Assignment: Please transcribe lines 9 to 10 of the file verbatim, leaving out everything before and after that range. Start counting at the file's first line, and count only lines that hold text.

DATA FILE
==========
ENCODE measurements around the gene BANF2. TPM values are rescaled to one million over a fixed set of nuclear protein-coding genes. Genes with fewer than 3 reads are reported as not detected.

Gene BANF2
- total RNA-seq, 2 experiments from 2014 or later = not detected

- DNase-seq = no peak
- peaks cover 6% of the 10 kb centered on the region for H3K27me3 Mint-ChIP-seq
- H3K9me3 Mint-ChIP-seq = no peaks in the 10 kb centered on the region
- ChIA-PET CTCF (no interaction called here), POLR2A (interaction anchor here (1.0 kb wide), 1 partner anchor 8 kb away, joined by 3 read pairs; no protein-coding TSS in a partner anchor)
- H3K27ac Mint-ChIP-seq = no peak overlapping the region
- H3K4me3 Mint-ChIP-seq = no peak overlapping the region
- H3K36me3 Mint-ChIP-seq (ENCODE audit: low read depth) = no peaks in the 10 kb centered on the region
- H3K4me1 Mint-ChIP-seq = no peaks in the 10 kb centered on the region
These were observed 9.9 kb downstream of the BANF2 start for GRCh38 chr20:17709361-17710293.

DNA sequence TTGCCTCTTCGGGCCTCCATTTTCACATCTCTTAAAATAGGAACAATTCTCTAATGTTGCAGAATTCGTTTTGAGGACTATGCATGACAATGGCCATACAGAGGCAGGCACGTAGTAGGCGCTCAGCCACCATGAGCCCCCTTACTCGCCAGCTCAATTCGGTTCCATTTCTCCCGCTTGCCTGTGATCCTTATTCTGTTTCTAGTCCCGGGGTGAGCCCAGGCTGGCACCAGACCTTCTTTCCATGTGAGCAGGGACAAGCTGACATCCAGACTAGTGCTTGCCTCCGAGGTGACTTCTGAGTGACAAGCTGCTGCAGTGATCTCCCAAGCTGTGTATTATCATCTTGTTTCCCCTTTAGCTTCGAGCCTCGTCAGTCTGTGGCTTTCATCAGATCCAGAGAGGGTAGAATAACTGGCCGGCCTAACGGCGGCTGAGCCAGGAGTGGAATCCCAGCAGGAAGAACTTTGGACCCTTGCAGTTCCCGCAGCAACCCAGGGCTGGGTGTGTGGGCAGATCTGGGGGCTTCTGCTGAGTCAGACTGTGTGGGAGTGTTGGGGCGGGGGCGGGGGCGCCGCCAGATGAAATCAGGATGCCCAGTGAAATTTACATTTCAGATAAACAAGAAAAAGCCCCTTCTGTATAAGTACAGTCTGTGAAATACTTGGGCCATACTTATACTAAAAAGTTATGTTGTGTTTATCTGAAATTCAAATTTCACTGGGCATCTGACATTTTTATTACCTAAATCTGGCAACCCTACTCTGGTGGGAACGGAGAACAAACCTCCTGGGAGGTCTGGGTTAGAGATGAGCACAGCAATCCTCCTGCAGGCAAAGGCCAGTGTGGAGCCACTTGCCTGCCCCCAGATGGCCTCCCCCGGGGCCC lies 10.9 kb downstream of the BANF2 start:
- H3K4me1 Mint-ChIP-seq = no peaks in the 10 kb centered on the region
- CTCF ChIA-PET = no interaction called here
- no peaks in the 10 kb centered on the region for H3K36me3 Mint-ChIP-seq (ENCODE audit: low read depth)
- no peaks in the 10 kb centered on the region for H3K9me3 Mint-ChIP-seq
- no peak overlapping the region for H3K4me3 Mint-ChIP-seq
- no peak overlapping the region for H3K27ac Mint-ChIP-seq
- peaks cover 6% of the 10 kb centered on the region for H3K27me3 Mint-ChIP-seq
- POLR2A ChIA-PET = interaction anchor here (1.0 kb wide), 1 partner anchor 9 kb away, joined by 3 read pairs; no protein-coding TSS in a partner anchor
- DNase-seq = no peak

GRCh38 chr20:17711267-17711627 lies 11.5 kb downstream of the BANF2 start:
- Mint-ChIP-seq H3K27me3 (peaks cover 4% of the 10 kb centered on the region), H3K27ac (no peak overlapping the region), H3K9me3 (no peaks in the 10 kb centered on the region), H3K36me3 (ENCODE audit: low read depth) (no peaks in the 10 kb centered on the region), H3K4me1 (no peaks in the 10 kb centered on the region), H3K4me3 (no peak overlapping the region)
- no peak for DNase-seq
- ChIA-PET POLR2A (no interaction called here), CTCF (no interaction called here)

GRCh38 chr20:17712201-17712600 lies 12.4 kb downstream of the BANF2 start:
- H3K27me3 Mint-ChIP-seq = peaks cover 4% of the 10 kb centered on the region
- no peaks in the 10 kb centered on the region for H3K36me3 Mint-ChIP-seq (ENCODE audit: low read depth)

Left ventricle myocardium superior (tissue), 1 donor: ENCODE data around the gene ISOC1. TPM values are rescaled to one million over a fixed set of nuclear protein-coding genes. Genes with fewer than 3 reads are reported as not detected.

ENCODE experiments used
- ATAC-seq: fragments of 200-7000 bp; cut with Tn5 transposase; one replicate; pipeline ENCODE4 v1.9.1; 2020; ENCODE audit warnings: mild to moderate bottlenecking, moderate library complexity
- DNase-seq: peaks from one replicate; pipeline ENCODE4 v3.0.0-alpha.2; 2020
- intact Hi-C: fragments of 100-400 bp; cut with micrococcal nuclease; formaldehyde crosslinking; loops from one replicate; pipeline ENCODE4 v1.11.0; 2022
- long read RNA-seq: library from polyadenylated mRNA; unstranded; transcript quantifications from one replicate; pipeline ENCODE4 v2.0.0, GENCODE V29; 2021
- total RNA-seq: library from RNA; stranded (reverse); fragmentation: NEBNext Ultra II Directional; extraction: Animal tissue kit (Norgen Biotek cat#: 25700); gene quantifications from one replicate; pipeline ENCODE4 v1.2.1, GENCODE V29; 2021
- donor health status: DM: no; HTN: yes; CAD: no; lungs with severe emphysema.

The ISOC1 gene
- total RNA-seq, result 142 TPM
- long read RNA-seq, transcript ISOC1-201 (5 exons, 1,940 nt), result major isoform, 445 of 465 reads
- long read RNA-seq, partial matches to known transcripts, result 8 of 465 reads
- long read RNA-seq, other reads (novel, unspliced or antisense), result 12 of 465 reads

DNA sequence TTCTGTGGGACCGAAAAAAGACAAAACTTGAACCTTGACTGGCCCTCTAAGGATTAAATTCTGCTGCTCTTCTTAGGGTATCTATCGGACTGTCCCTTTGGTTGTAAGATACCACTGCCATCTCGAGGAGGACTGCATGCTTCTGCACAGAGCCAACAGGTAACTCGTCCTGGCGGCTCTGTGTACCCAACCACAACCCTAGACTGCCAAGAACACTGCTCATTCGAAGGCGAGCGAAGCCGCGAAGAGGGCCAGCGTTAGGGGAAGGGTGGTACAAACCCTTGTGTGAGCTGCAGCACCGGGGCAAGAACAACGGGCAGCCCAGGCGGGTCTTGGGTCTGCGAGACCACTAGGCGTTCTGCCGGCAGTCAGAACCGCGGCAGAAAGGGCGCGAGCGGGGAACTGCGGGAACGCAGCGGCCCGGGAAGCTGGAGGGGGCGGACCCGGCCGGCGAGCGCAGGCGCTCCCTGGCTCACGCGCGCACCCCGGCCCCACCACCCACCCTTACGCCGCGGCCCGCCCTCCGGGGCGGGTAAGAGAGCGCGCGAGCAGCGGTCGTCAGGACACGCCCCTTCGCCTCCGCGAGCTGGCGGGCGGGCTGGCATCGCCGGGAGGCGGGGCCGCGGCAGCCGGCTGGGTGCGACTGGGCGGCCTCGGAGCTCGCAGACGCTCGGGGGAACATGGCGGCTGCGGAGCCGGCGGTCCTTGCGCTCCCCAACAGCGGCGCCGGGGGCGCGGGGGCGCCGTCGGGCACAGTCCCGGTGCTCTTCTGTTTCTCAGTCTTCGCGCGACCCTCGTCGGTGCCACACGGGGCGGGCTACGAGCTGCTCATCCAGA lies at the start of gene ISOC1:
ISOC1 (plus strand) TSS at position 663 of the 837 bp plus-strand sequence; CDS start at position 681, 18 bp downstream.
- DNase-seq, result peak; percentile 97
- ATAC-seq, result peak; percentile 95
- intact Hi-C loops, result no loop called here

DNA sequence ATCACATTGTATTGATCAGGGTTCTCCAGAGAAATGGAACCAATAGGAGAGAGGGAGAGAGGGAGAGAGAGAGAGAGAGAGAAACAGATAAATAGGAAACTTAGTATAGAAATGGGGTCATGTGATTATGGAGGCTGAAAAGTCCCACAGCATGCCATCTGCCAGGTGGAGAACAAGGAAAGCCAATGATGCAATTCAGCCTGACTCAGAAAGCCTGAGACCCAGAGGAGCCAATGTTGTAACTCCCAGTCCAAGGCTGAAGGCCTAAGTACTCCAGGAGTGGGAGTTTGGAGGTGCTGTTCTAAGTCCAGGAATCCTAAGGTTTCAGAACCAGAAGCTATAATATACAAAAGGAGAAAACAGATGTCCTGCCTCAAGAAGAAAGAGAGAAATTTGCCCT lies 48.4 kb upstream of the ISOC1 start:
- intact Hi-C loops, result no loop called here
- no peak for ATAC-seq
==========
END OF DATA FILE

- H3K4me3 Mint-ChIP-seq = no peak overlapping the region
- H3K36me3 Mint-ChIP-seq (ENCODE audit: low read depth) = no peaks in the 10 kb centered on the region